Northern Ireland

Gang's sat nav pinpointed cannabis factories

Laganside Courts
Image caption The case was heard at the Crown Court in Belfast

Police used a suspect's car satellite navigation system to help uncover a Chinese gang's cannabis-growing factories, the High Court has heard.

Officers went to houses in Bangor and Portavogie, County Down, after finding plants valued at £300,000 being cultivated in a Belfast property.

Details emerged as Xian Yong Cao, 27, who is accused of a series of drugs offences, was refused bail.

The judge said he could not be satisfied Mr Cao would not abscond.

Mr Cao faces charges of cultivating cannabis, being concerned in its production, possessing Class B drugs with intent to supply and dishonestly using electricity.

He was arrested after police were called to a property at Nendrum Gardens, Belfast, last July where a fire was caused by the electricity being tampered with.

A cannabis factory discovered in two rooms contained up to 1,000 plants, according to the prosecution.

Crown counsel Kate McKay said Mr Cao, of no fixed address, was detained when he got out of a Volvo car outside the house and tried to run away.

Cannabis factory

The Crown lawyer said a satellite navigation system taken from the car identified a number of properties believed to be used by the gang.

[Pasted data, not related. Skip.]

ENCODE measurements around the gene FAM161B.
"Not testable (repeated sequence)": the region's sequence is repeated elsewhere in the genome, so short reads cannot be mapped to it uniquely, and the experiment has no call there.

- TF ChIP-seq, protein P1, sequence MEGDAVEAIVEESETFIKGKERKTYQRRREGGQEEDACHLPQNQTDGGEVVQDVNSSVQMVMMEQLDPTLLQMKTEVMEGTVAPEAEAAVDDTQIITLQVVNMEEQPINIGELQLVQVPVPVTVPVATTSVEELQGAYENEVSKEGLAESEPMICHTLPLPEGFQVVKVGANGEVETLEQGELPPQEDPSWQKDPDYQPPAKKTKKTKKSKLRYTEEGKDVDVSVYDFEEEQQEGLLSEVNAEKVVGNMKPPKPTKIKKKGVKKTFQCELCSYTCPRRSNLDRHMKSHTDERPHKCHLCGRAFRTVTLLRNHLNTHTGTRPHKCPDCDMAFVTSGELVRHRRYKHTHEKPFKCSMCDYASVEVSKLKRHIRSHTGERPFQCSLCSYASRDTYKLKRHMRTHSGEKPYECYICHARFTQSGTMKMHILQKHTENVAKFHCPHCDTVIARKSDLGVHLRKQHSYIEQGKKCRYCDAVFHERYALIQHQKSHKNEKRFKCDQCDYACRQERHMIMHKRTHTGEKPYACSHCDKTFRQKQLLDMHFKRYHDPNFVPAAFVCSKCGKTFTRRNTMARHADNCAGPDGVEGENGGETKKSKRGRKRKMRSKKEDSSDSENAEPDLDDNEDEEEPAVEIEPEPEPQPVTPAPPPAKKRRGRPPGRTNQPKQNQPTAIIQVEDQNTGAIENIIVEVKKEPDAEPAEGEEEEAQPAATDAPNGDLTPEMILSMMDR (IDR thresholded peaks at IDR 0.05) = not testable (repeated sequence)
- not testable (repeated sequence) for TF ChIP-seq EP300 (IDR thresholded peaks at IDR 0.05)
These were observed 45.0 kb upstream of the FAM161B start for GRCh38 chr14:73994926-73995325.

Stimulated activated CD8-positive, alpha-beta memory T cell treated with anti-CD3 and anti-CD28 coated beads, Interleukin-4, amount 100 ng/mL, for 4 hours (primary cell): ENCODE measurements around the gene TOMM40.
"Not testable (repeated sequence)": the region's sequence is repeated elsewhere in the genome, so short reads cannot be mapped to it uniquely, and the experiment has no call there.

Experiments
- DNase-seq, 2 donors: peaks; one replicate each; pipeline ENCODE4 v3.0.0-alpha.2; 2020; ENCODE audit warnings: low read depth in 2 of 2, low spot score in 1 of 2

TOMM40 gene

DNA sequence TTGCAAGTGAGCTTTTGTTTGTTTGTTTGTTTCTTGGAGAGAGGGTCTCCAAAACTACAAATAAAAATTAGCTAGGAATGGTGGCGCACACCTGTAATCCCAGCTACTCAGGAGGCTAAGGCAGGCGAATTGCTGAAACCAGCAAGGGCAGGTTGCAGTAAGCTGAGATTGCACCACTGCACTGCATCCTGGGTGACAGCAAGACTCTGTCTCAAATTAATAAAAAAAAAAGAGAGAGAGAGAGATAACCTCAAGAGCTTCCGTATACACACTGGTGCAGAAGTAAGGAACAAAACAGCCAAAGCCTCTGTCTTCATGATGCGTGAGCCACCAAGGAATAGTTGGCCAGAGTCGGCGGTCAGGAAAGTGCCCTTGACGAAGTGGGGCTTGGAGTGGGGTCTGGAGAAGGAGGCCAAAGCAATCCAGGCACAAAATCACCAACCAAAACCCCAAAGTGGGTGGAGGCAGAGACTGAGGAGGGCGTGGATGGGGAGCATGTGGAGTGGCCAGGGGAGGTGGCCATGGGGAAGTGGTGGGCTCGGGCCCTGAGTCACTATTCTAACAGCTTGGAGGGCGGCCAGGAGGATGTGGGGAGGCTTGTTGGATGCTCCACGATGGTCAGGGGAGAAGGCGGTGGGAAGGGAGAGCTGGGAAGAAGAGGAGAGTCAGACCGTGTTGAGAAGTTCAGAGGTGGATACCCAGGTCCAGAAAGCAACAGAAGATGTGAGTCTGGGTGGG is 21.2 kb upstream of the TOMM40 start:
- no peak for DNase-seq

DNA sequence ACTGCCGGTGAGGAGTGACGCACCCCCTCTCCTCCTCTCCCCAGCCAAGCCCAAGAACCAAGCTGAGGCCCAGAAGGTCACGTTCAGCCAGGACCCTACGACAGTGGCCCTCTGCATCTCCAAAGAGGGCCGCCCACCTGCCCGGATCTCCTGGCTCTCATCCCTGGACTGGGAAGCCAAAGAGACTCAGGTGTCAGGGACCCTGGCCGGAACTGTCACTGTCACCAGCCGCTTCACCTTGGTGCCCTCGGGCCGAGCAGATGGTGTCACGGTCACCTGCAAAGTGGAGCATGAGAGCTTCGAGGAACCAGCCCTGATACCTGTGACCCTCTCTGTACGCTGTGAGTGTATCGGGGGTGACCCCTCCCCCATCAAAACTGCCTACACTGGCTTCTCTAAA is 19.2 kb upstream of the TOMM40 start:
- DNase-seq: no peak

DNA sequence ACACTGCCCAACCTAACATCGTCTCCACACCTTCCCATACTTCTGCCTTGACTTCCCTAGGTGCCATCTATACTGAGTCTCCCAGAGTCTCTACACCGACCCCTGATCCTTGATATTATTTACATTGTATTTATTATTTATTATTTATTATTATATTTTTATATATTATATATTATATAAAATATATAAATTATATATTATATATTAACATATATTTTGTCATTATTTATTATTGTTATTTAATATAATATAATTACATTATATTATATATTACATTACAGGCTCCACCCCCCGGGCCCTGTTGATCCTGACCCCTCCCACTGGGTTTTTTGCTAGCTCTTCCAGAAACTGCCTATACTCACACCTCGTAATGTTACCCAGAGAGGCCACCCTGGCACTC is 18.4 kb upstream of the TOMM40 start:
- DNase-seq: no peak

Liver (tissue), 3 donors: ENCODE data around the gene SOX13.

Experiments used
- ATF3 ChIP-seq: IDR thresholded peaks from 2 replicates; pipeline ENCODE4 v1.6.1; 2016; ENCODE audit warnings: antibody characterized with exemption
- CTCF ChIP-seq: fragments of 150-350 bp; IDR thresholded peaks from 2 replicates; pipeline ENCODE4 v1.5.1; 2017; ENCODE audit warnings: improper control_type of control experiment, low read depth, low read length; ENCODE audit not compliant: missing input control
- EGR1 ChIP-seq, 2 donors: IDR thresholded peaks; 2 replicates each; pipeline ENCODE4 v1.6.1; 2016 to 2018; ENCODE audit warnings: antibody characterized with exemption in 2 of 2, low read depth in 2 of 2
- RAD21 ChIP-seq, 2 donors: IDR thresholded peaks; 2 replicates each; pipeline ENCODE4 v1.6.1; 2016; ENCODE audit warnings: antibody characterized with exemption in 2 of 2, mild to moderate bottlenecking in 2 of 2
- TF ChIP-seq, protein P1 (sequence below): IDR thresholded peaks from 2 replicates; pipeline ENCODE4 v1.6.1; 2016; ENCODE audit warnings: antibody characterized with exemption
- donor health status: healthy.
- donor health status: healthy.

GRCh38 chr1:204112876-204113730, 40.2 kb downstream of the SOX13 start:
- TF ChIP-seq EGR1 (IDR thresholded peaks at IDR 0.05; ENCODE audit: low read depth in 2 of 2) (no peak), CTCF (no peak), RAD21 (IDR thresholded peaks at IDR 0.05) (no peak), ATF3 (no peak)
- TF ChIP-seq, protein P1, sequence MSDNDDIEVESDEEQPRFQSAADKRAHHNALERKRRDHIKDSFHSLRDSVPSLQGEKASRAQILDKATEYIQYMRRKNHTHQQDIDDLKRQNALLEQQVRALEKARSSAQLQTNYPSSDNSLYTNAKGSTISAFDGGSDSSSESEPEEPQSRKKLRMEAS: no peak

At one premises, on the Newtownards Road, Bangor, a large-scale cannabis factory with 500 plants was found.

Although no drugs were at another house on Main Road, Portavogie, large quantities of compost, plant nutrient and other items used for cultivation were recovered.

Mr Cao was also charged in connection with an alleged cannabis operation at a detached house in Rosemary Park, Belfast.

His DNA was found on a bottle of water discovered in the property.

A defence lawyer claimed his client had been forced to work as a slave after he was first brought to England by boat eight years ago.

"Since then he was expected to work off the debt that had been accrued through them arranging his covert passage," the lawyer said.

"His case, and there is no evidence to contradict this, is the Volvo he was driving was not his but belonged to a henchman of what we assume to be an illicit Chinese organisation."